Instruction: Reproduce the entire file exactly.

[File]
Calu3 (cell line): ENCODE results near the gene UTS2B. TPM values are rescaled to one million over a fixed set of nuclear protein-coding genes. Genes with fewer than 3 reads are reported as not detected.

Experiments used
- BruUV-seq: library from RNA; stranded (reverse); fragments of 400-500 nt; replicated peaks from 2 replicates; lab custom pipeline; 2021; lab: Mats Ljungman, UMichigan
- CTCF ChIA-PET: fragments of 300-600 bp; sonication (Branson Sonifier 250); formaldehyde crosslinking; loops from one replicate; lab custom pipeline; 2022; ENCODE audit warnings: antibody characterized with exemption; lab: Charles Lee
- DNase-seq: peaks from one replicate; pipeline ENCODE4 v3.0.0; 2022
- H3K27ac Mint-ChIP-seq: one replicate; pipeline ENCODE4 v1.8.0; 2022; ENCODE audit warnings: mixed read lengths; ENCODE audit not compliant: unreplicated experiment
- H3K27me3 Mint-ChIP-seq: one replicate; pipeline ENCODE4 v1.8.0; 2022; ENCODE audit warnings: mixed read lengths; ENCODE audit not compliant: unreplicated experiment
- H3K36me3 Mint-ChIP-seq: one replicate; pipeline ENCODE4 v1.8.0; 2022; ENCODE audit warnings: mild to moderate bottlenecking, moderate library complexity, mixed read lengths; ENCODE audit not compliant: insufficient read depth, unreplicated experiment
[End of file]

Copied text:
Calu3 (cell line): ENCODE results near the gene UTS2B. TPM values are rescaled to one million over a fixed set of nuclear protein-coding genes. Genes with fewer than 3 reads are reported as not detected.

Experiments used
- BruUV-seq: library from RNA; stranded (reverse); fragments of 400-500 nt; replicated peaks from 2 replicates; lab custom pipeline; 2021; lab: Mats Ljungman, UMichigan
- CTCF ChIA-PET: fragments of 300-600 bp; sonication (Branson Sonifier 250); formaldehyde crosslinking; loops from one replicate; lab custom pipeline; 2022; ENCODE audit warnings: antibody characterized with exemption; lab: Charles Lee
- DNase-seq: peaks from one replicate; pipeline ENCODE4 v3.0.0; 2022
- H3K27ac Mint-ChIP-seq: one replicate; pipeline ENCODE4 v1.8.0; 2022; ENCODE audit warnings: mixed read lengths; ENCODE audit not compliant: unreplicated experiment
- H3K27me3 Mint-ChIP-seq: one replicate; pipeline ENCODE4 v1.8.0; 2022; ENCODE audit warnings: mixed read lengths; ENCODE audit not compliant: unreplicated experiment
- H3K36me3 Mint-ChIP-seq: one replicate; pipeline ENCODE4 v1.8.0; 2022; ENCODE audit warnings: mild to moderate bottlenecking, moderate library complexity, mixed read lengths; ENCODE audit not compliant: insufficient read depth, unreplicated experiment